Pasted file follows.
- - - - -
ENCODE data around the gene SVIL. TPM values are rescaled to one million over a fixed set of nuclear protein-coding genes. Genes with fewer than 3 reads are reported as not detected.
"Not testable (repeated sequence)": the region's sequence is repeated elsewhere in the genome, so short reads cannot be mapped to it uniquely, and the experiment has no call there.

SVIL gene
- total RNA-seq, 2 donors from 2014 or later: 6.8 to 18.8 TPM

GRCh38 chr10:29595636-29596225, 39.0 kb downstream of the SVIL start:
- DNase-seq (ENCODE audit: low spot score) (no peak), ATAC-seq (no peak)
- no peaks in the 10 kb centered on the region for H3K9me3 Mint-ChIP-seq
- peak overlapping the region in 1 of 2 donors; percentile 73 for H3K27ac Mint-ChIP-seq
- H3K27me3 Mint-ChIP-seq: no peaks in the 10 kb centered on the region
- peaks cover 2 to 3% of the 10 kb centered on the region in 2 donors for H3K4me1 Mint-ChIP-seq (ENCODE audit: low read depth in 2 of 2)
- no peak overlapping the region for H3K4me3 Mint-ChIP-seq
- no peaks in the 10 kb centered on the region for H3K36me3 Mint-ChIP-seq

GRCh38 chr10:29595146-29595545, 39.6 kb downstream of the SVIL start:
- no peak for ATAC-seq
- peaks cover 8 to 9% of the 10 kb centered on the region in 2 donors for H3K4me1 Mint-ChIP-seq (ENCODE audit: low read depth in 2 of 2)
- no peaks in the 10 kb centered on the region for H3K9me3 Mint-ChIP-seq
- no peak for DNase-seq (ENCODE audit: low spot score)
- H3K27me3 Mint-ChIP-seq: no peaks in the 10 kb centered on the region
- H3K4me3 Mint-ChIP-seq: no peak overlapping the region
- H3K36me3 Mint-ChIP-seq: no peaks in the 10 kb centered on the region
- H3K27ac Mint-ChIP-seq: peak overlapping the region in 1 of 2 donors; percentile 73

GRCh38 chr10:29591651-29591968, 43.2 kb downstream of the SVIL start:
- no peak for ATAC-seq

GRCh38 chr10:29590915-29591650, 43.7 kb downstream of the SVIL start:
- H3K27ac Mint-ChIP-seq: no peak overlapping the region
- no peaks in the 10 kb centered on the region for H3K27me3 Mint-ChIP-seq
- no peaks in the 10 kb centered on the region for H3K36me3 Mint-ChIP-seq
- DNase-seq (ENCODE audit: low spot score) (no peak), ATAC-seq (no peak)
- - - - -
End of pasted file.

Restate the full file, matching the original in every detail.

ENCODE data around the gene SVIL. TPM values are rescaled to one million over a fixed set of nuclear protein-coding genes. Genes with fewer than 3 reads are reported as not detected.
"Not testable (repeated sequence)": the region's sequence is repeated elsewhere in the genome, so short reads cannot be mapped to it uniquely, and the experiment has no call there.

SVIL gene
- total RNA-seq, 2 donors from 2014 or later: 6.8 to 18.8 TPM

GRCh38 chr10:29595636-29596225, 39.0 kb downstream of the SVIL start:
- DNase-seq (ENCODE audit: low spot score) (no peak), ATAC-seq (no peak)
- no peaks in the 10 kb centered on the region for H3K9me3 Mint-ChIP-seq
- peak overlapping the region in 1 of 2 donors; percentile 73 for H3K27ac Mint-ChIP-seq
- H3K27me3 Mint-ChIP-seq: no peaks in the 10 kb centered on the region
- peaks cover 2 to 3% of the 10 kb centered on the region in 2 donors for H3K4me1 Mint-ChIP-seq (ENCODE audit: low read depth in 2 of 2)
- no peak overlapping the region for H3K4me3 Mint-ChIP-seq
- no peaks in the 10 kb centered on the region for H3K36me3 Mint-ChIP-seq

GRCh38 chr10:29595146-29595545, 39.6 kb downstream of the SVIL start:
- no peak for ATAC-seq
- peaks cover 8 to 9% of the 10 kb centered on the region in 2 donors for H3K4me1 Mint-ChIP-seq (ENCODE audit: low read depth in 2 of 2)
- no peaks in the 10 kb centered on the region for H3K9me3 Mint-ChIP-seq
- no peak for DNase-seq (ENCODE audit: low spot score)
- H3K27me3 Mint-ChIP-seq: no peaks in the 10 kb centered on the region
- H3K4me3 Mint-ChIP-seq: no peak overlapping the region
- H3K36me3 Mint-ChIP-seq: no peaks in the 10 kb centered on the region
- H3K27ac Mint-ChIP-seq: peak overlapping the region in 1 of 2 donors; percentile 73

GRCh38 chr10:29591651-29591968, 43.2 kb downstream of the SVIL start:
- no peak for ATAC-seq

GRCh38 chr10:29590915-29591650, 43.7 kb downstream of the SVIL start:
- H3K27ac Mint-ChIP-seq: no peak overlapping the region
- no peaks in the 10 kb centered on the region for H3K27me3 Mint-ChIP-seq
- no peaks in the 10 kb centered on the region for H3K36me3 Mint-ChIP-seq
- DNase-seq (ENCODE audit: low spot score) (no peak), ATAC-seq (no peak)